All of the bubble compositions comprise from 3 to 10% of an aliphatic alkanolamide, from 0.9 to 7% of a surfactant and water, and the total amount of amide and surfactant is at least about 5% but not more than about 15%. It is preferred that the amide be present in an amount of from about 3 to about 7% and that the surfactant be present in an amount of about 1.5 to about 6%, with the total amount of both being preferably from about 5 to about 12%. Glycerin is advantageously also included to provide longer life for the bubbles. When glycerin is employed, the amount is not more than 30%. Further conventional additives can be used as long as they do not adversely affect the composition. For example, sodium chloride can be added to increase the viscosity, but thickening agents such as vegetable gums, cellulosics, alginates and starches must be avoided.
For indoor bubbles, the total solids, i.e. amide, surfactant and any additives, is preferably below about 20%, most preferably below about 12%.
Snow storm bubbles generally contain less water, such as an amount of at least about 40%, due to the presence of at least about 15 to about 35% glycerin and about 4 to about 5% gelatin. The gelatin coacts with the amide and surfactant to give rise to vast numbers of bubbles per blast of air. Urea is also present, to stabilize the gelatin, in the ratio of urea:gelatin of 3:1 to 4.5:1, preferably 3.8:1 to 4.0:1. Formamide or acetamide may also be used instead of urea. As in the case of the indoor bubbles, the total amount of the amide and surfactant is at least about 5% but not more than 15%.
The amide employed is of the formula: ##STR1## wherein R is an aliphatic radical of at least 11 carbon atoms, R.sup.1 is hydroxy lower alkyl, and R.sup.2 is hydrogen or hydroxy lower alkyl. Preferably, R is alkyl of 11-18 carbon atoms. The term "hydroxy lower alkyl" is used herein to mean alkyl of 2 to 6 carbon carbons, preferably 2 to 3 carbon atoms, containing one hydroxy group.
Alkanolamides are commercially available that are the reaction products of one or more fatty acids of 12 and more carbon atoms and a lower alkanolamine. Suitable alkanolamides include those formed by reacting lauric, myristic or stearic acid or a mixture of two or more thereof with mono- or diethanolamine or isopropanolamine. A preferred alkanolamide is a lauric diethanolamide sold under the tradename Witcamide 5195, By Witco Chemical Corp., Organics Div., 277 Park Ave., New York, N.Y. 10017. A 10% water solution of this product will start crystallizing after about 10 hours. Crystallization starts at the top of the liquid, with long, needle-like crystals growing down to the bottom. At that point, the entire mass appears to be solid with no loss in weight. With a 7% solution, crystallization takes several days; with a 5.5% solution crystallization takes 6-8 weeks; with a 4.9% solution, 14-15 weeks.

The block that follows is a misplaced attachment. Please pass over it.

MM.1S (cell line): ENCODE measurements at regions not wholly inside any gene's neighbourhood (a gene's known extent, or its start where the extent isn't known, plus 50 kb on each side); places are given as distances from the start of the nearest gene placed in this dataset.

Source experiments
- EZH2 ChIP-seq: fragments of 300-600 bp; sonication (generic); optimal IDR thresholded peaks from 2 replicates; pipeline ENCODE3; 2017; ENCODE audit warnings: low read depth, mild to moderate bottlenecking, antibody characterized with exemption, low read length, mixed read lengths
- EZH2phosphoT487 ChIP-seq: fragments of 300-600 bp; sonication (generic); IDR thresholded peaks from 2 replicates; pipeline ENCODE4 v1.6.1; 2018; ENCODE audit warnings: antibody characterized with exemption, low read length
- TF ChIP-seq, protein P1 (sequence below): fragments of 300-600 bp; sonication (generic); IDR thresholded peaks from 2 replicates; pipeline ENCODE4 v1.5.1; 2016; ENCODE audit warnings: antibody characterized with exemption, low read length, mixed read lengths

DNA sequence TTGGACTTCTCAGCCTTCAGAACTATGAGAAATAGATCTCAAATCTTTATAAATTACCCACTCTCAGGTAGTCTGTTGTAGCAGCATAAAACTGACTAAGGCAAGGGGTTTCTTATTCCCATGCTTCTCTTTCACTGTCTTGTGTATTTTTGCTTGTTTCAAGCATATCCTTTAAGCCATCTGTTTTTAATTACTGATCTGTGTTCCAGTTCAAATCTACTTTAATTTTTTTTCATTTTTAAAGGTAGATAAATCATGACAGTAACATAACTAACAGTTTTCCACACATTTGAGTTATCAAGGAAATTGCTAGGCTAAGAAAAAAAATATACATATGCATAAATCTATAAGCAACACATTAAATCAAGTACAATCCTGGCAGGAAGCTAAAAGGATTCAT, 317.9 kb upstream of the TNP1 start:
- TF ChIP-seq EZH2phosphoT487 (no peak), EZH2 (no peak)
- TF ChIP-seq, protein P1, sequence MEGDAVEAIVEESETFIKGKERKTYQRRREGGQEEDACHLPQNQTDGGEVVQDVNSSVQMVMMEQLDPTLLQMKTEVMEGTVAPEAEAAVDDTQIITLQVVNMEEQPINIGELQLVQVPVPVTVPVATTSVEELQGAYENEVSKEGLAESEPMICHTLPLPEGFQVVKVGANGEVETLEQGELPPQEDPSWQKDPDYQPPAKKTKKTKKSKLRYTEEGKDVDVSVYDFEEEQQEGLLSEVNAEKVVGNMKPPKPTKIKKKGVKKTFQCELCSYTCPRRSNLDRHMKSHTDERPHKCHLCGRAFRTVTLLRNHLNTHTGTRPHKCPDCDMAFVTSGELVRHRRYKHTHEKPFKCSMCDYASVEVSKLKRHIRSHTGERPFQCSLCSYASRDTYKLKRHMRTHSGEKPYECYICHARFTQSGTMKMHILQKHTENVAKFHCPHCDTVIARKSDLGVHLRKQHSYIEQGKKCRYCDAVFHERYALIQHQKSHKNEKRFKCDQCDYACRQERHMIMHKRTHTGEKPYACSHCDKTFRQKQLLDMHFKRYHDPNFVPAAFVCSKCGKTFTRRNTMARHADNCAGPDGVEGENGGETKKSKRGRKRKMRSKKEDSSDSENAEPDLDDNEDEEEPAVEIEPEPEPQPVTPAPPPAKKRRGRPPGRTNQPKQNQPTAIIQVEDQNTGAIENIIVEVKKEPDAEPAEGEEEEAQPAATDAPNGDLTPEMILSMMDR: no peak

While the amide appears to be the single most important factor that gives rise to the vanishing effect, since no vanishing is observed in the absence of the amide, nevertheless the viscosity of the solution is also important in this regard. Thus, solutions with too low a viscosity would be of little or no play value, because while the bubbles would exhibit the "vanishing" effect, they would rapidly sink. Conversely, when the viscosity becomes too high, the bubbles will last only a few seconds. To have commercial value, the bubbles must float and last long enough to exhibit the "ghost" effect. Accordingly, the solutions desirably have a viscosity of at least about 280 cp, and preferably not more than about 4400 cp, the viscosity being determined with a Brookfield electroviscomiter with spindle No. 4 at 20 rpm. In contrast, presently available commercial bubble solutions have a viscosity of 70 cp.
The surfactant employed in the bubble compositions cooperates with the amide to provide film-forming properties as well as proper viscosity. Suitable surfactants include sulfated or sulfonated alcohols, alkyl-aryl sulfonates, sulfosuccinates, betain derivatives and imidazolinium amphoterics, many of which having a hydrotropic effect so that the solutions remain clear on stroage. Suitable surfactants, and their amounts, with the range of 0.15 to 10%, are empirically determined. In general, it is preferred that the ratio of surfactant to amide be about 1:1 to about 1:7, on a dry basis, preferably from about 1:1 to about 1:4.
Bubbles are blown from the bubble compositions by means of the following "Bubble Blowing Procedure." This procedure is illustrated by the accompanying drawing, in which:
FIG. 1 is an enlarged elevation view of a bubble tube touching a layer of a bubble solution according to the invention;